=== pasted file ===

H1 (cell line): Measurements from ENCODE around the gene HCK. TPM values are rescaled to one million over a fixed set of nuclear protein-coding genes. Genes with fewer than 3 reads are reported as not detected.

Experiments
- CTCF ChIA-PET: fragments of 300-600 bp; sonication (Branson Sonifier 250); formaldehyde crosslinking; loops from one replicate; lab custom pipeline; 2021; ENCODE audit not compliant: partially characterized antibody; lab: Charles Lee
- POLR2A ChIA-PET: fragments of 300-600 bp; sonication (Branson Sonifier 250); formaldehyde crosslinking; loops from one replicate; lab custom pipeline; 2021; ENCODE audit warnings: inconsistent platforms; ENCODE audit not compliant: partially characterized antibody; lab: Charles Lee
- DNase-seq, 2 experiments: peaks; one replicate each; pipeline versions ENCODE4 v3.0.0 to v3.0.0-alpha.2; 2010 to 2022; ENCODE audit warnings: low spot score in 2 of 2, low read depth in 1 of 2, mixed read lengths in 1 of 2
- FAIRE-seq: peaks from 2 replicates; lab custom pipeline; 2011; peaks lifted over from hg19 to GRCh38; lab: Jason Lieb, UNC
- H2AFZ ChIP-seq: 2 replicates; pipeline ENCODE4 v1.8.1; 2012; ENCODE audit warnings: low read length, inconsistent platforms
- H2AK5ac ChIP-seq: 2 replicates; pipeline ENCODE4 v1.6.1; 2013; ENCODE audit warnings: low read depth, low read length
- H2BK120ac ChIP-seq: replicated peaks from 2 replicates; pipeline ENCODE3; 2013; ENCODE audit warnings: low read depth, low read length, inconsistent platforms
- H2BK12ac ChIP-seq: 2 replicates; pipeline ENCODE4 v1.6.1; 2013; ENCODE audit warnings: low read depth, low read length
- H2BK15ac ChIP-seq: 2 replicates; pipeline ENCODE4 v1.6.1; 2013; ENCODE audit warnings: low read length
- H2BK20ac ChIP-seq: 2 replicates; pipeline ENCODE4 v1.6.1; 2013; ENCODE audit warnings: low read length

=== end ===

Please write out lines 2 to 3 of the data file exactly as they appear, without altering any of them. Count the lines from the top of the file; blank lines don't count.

Experiments
- CTCF ChIA-PET: fragments of 300-600 bp; sonication (Branson Sonifier 250); formaldehyde crosslinking; loops from one replicate; lab custom pipeline; 2021; ENCODE audit not compliant: partially characterized antibody; lab: Charles Lee